Machine learning methods for suprasegmental analysis and conversion in speech

Shreyas Seshadri

Research output: ThesisDoctoral ThesisCollection of Articles

Abstract

Speech technology is a field of technological research focusing on methods to process spoken language. Work in the area has largely relied on a combination of domain-specific knowledge and digital signal processing (DSP) algorithms, often combined with statistical (parametric) models. In this context, machine learning (ML) has played a central role in estimating the parameters of such models. Recently, better access to large quantities of data has opened the door to advanced ML models that are less constrained by the assumptions necessary for the DSP models and are potentially capable of achieving higher performance. The goal of this thesis is to investigate the applicability of recent state-of-the-art (SoA) developments in ML to the modelling and processing of speech at the so-called suprasegmental level to tackle the following topical problems in speech research: 1) zero-resource speech processing (ZS), which aims to learn language patterns from speech without access to annotated datasets, 2) automatic word (WCE) and syllable (SCE) count estimation which focus on quantifying the amount of linguistic content in audio recordings, and 3) speaking style conversion (SSC), which deals with the conversion of the speaking style of an utterance while retaining the linguistic content, speaking identity and quality. In contrast to the segmental level which consists of elementary speech units known as phone(me)s, the suprasegmental level encodes more slowly varying characteristics of speech such as the speaker identity, speaking style, prosody and emotion. The ML-approaches used in the thesis are non-parametric Bayesian (NPB) models, which have a strong mathematical foundation based on Bayesian statistics, and artificial neural networks (NNs), which are universal function approximators capable of leveraging large quantities of training data. The NN variants used include 1) end-to-end models that are capable of learning complicated mapping functions without the need to explicitly model the intermediate steps, and 2) generative adversarial networks (GANs), which are based on training a minimax game between two competing NNs. In ZS, NPB clustering methods were investigated for the discovery of syllabic clusters from speech and were shown to eliminate the need for model selection. In the WCE/SCE task, a novel end-to-end model was developed for automatic and language-independent syllable counting from speech. The method improved the syllable counting accuracy by approximately 10 percentage points from the previously published SoA method while relaxing the requirements of the data annotation used for the model training. As for SSC, a new parametric approach was introduced for the task. Bayesian models were first studied with parallel data, followed by GAN-based solutions for non-parallel data. GAN-based models were shown to achieve SoA performance in terms of both subjective and objective measures and without access to parallel data. Augmented CycleGANs also enable manual control of the degree of style conversion achieved in the SSC task.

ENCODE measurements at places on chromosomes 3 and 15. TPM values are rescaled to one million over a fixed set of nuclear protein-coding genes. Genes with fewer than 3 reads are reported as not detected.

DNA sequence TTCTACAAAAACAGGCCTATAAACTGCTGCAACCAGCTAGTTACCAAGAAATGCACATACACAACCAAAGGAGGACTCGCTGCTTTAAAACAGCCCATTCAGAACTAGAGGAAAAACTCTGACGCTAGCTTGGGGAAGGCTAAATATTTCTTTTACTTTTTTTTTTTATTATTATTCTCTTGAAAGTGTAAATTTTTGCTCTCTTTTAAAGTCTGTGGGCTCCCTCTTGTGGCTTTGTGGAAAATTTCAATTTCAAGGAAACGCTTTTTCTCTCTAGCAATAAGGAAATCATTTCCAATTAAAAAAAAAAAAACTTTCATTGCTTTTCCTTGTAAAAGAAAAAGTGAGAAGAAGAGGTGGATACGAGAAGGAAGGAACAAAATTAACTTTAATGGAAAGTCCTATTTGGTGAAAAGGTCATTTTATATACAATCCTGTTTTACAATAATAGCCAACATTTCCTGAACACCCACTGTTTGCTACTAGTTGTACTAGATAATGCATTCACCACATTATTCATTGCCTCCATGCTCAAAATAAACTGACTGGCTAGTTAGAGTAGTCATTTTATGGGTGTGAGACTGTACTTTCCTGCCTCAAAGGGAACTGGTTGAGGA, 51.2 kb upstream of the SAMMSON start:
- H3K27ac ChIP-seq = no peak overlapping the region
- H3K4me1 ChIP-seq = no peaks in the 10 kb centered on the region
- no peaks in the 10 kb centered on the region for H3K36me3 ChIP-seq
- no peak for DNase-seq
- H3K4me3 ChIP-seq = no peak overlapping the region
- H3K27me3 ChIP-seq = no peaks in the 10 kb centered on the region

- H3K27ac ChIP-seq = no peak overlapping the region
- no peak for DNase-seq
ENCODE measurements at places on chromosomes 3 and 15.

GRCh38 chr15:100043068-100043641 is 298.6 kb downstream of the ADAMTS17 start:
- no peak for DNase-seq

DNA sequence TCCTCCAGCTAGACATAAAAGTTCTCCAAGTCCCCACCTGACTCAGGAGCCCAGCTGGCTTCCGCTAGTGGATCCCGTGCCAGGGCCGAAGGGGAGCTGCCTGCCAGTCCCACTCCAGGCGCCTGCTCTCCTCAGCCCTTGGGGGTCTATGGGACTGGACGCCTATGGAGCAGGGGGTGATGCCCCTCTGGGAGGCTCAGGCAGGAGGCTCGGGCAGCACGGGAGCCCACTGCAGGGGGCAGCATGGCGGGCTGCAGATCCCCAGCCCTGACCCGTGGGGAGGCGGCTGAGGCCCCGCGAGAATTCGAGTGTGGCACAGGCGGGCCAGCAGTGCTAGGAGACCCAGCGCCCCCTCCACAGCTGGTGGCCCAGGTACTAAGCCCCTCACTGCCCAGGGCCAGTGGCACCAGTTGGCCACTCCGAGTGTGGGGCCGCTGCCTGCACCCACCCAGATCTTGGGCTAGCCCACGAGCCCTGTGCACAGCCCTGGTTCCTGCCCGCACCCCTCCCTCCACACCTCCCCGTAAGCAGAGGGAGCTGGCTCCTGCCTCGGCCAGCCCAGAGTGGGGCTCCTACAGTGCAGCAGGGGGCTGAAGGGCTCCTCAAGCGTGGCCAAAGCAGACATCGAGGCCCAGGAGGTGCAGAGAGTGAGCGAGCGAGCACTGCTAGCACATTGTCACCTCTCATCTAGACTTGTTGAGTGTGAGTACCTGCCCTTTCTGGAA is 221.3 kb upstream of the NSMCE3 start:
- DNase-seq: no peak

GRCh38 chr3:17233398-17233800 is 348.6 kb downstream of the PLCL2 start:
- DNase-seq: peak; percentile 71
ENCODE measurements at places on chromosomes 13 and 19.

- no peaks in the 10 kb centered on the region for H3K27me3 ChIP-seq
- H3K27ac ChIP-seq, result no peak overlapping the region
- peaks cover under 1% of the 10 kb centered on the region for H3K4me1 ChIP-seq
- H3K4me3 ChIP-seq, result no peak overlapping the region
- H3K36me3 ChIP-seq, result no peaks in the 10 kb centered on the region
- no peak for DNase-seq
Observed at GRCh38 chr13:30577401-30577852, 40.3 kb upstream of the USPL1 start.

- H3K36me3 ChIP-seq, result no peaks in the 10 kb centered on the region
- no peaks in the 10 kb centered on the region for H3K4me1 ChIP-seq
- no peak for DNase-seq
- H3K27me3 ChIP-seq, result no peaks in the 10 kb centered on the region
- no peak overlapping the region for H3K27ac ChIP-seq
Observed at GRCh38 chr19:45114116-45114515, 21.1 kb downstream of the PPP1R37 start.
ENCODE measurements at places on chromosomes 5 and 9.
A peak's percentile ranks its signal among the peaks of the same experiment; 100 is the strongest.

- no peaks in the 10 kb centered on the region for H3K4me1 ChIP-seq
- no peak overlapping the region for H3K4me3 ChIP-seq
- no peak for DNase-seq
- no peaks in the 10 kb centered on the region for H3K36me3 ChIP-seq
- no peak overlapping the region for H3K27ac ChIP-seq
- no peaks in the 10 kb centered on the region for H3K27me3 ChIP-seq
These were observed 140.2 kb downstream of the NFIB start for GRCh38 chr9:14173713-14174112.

Translated title of the contributionMachine learning methods for suprasegmental analysis and conversion in speech
Original languageEnglish
QualificationDoctor's degree
Awarding Institution
  • Aalto University
Supervisors/Advisors
  • Alku, Paavo, Supervising Professor
  • Räsänen, Okko, Thesis Advisor
Publisher
Print ISBNs978-952-64-0166-9
Electronic ISBNs978-952-64-0167-6
Publication statusPublished - 2020
MoE publication typeG5 Doctoral dissertation (article)

Keywords

  • suprasegmental speech processing
  • Bayesian learning
  • deep learning
  • zero-resource speech processing
  • word and syllable count estimation
  • speaking style conversion

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